The US has deployed its biggest non-nuclear bomb. The target was the "IS" group in Afghanistan, but the message was directed at Russia and North Korea. It's a dangerous near-nuclear game to play, says Florian Weigand.
Who would've thought it: On Maundy Thursday of all times, the start of the Easter holiday, the USA deploys its biggest non-nuclear bomb for the first time. According to eyewitnesses, the blast yielded by the "mother of all bombs" in eastern Afghanistan was gigantic. The real motivations for the bomb drop are not yet completely clear. But what at first glance seems to be another dip into US President Donald Trump's mysterious bag of tricks could this time be following military and political logic.
This target was chosen with care. The mega-bomb hit bunkers and cave hideouts of the terrorist militia "Islamic State" (IS) near the border with Pakistan - a starting point for the bloodiest attacks currently shaking Afghanistan. Who'd dare call that an attack on the wrong people? The US military won't reap much international criticism for the operation, even though it remains only one step away from nuclear escalation - something that should be shocking!
And that's exactly why the "mother of all bombs" is sending a thoroughly calculated signal of brute force and decisiveness. Above all, North Korea and Russia must feel like they are being sent a message.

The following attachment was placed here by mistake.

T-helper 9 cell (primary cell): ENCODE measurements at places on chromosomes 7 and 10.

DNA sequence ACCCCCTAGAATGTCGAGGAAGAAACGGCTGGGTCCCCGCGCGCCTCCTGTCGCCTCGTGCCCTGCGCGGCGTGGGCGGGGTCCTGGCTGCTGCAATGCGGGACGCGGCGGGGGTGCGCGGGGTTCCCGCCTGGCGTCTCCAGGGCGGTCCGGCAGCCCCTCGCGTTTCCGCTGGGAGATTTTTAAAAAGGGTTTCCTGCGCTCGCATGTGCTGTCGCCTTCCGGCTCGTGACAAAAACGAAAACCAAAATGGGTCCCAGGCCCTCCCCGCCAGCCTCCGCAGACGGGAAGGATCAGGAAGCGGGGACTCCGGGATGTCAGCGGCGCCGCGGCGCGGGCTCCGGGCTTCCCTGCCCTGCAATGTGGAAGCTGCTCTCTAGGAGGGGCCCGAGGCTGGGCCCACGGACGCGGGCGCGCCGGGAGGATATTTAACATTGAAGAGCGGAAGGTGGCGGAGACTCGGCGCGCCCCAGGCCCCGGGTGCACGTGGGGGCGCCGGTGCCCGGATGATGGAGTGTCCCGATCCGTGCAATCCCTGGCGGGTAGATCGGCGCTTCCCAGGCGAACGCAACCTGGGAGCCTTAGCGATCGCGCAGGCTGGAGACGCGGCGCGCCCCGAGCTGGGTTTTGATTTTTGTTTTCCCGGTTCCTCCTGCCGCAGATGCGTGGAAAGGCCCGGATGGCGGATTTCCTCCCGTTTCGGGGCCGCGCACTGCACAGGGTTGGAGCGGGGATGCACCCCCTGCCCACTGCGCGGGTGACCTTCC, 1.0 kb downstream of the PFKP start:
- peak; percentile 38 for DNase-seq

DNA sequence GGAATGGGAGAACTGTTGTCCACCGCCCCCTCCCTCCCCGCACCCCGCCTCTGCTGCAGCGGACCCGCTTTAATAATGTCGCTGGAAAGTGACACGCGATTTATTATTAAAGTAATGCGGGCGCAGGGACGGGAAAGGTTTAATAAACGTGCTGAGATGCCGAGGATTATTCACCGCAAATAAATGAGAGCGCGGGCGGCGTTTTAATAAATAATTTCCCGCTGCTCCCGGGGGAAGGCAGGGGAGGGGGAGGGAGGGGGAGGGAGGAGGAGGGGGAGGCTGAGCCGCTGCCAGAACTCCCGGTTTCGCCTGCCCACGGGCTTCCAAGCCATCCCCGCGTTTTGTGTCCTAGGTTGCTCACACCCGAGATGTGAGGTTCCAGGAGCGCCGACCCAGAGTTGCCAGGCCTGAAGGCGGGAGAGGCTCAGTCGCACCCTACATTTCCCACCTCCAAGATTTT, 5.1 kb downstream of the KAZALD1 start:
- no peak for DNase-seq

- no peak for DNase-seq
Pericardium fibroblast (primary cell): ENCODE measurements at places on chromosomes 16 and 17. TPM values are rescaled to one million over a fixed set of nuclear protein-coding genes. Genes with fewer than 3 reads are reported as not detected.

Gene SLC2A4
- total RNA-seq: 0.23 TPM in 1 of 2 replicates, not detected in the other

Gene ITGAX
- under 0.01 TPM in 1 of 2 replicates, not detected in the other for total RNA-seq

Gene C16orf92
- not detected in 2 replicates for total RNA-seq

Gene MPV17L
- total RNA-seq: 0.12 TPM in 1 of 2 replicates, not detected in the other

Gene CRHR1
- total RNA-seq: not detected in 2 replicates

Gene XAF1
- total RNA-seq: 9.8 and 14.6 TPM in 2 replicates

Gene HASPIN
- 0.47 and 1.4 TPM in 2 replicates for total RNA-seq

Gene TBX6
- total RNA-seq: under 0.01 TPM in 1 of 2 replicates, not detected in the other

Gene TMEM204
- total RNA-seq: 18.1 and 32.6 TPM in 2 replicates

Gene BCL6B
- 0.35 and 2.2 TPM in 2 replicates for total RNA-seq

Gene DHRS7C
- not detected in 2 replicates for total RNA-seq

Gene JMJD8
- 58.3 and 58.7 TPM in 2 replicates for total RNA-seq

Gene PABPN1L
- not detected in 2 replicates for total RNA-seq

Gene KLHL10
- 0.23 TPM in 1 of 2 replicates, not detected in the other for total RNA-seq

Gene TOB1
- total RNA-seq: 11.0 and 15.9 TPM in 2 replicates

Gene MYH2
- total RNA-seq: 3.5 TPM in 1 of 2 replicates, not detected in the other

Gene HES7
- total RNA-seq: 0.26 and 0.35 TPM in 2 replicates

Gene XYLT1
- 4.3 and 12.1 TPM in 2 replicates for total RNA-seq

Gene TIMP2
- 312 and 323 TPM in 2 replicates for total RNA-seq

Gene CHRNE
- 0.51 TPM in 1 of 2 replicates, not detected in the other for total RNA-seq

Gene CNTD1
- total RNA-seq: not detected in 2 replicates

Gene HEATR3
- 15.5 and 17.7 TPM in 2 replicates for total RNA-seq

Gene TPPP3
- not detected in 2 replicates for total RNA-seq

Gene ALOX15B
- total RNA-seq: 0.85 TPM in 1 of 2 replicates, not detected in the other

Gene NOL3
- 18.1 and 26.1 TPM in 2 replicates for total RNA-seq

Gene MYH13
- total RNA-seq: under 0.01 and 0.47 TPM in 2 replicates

Warning to Moscow and Pyongyang
Today, on Good Friday, an international meeting is being held in Moscow with the goal of finally bringing peace to war-torn Afghanistan. But unlike earlier, similar meetings in other places, neither the US nor other NATO states, which have soldiers stationed in Afghanistan, are taking part. Russia seems to have taken it upon itself to take the initiative in the stalled negotiations - for good reason: Afghanistan is right on its doorstep. That must really rile Washington. The bombing surely qualifies as a convenient way to show Moscow, as well as those in power in Kabul, that the US isn't prepared to hand over control of the Hindu Kush.
Further east in Asia, the mushroom cloud over the drop zone could be seen as a precursor to a much bigger crisis. The US has dispatched warships to the waters off North Korea as Pyongyang threatens new nuclear tests. Trump countered with his own typically brief brand of rhetoric: The US will "deal with" North Korea by itself if it must, with or without neighboring China.
US military plays down the deployment
The "mother of all bombs" as posturing for a warlike exchange of blows with a nuclear power such as North Korea? The reactions of some top US generals indicate that the top military brass harbors precisely these fears. Although they don't want to overstate the deployment. They say the mega-bomb was simply the most appropriate means to effectively strike the Islamist stronghold. From a purely military perspective they're right.
And the government in Kabul may well be pleased about the backing from Washington, even if the bigger danger comes not from IS fighters in eastern Afghanistan, but from the Taliban who are active almost everywhere in the country.
It remains to be said: Even after the launch of the MOAB, it's still a long way to the next step of launching nuclear warheads. It's in no way mapped out and at present hardly imaginable. But a residual risk remains: Who can really 100 percent guarantee that nobody will push the limits further and respond to an attack with even bigger bombs, if he had the means and will to do so? Then there's danger of apocalyptic proportions by default.
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